Diastolic dysfunction in paediatric patients on peritoneal dialysis and after renal transplantation

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Cardiovascular disease is the leading cause of death in children with end-stage renal disease. We investigated the presence of cardiac systolic and diastolic dysfunction in patients on peritoneal dialysis or after renal transplantation.

Methods and results

Fourteen patients on peritoneal dialysis for a mean of 1.4 years (range 0.1–5.3) and 39 patients with a functioning kidney transplant for a median time of 3.3 years (range 1.2–14.5) were studied. These patients were compared to 153 age-matched healthy controls. As assessed by echocardiography, both dialysis and transplant patients showed left ventricular dysfunction. Systolic tissue Doppler values were lower as compared to controls. Mitral E/A ratios were significantly lower as well, indicating diastolic dysfunction (transplant 1.82 ± 0.58 versus 2.15 ± 0.63, P < 0.01; dialysis patients 1.57 ± 0.73 versus 2.31 ± 0.52, P < 0.01). Also, tissue Doppler values were different, showing an increased E/E′ ratio in the patients, indicating diastolic dysfunction (transplant 9.49 ± 1.71 versus 7.50 ± 1.60, P < 0.01; dialysis patients 11.90 ± 2.11 versus 8.10 ± 1.24, P < 0.01). The left ventricular mass index was increased in the transplant patients (controls 25 ± 7 g/m2.7; transplant 59 ± 64 g/m2.7; P < 0.01), as well as in the dialysis patients (controls 28 ± 7 g/m2.7; dialysis 43 ± 11 g/m2.7; P < 0.01) and was associated with systolic hypertension (R=0.46, P < 0.05). High parathyroid hormone (PTH) levels, more prevalent in dialysis patients, were associated with abnormal E/A and E/E′ ratios.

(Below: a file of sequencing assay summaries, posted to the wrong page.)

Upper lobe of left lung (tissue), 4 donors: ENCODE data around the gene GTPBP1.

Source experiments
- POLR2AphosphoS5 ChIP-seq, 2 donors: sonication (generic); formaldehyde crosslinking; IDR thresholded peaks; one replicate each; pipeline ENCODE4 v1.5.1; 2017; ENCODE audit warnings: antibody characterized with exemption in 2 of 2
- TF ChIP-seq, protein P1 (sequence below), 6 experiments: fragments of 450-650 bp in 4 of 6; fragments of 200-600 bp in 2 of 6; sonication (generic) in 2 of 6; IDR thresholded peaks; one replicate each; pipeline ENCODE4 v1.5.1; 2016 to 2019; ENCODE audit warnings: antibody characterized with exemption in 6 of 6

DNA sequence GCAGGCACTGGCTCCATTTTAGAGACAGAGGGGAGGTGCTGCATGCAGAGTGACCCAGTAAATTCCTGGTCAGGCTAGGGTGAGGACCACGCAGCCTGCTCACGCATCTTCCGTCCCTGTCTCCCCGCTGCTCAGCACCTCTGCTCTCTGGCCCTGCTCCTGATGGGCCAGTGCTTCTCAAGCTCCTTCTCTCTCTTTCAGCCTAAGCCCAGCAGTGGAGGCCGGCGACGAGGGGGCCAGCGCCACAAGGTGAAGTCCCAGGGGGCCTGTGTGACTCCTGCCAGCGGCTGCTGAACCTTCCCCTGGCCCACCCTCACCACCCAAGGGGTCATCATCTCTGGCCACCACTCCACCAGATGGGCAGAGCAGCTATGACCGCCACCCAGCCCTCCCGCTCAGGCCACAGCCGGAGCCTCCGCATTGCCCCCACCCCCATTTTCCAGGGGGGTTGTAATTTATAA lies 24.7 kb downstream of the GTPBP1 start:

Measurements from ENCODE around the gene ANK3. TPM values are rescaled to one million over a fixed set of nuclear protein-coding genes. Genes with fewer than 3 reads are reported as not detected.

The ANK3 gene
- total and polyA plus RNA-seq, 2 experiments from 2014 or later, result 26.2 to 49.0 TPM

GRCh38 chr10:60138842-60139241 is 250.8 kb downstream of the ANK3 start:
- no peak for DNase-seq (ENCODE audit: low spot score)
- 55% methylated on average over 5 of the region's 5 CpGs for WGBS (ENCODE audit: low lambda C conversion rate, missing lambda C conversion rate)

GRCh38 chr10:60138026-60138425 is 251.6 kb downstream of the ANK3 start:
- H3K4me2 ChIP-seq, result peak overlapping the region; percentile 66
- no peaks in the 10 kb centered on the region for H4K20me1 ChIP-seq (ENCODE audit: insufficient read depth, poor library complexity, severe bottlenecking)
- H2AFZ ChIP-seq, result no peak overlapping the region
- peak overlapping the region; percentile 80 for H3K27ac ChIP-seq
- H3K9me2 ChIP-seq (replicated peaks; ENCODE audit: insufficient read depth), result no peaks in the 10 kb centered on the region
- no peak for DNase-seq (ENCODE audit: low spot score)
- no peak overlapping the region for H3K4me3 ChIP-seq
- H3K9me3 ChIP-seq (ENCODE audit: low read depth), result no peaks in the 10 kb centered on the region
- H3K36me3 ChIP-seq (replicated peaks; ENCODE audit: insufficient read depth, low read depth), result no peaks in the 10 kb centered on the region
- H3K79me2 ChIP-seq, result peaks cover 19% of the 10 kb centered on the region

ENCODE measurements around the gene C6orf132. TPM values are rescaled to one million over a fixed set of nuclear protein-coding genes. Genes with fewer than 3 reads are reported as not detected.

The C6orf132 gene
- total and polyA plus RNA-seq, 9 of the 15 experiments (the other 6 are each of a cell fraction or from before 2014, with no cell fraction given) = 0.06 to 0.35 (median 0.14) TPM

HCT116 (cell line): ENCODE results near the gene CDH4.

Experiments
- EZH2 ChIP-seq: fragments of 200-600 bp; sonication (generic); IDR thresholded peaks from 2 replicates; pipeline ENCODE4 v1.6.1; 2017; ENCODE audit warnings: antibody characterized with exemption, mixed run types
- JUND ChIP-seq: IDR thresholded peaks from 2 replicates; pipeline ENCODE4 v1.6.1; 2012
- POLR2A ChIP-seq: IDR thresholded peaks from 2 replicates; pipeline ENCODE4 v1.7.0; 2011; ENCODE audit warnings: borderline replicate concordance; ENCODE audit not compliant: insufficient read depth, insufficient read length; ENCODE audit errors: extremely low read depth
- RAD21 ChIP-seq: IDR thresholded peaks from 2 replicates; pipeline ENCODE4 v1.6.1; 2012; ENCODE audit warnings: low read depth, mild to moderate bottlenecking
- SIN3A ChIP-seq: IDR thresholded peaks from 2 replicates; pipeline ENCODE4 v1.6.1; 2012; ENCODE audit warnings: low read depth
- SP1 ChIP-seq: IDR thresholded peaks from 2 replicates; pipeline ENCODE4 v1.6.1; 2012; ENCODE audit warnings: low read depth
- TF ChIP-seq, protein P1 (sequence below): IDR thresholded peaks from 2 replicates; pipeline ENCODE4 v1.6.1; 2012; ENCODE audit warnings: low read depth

Abnormalities in diastolic function are present in both peritoneal dialysis and renal transplanted patients. In the dialysis group, abnormalities in calcium–phosphate metabolism are associated with diastolic dysfunction. Cardiac hypertrophy was noted in both patient groups and was associated with systolic hypertension.

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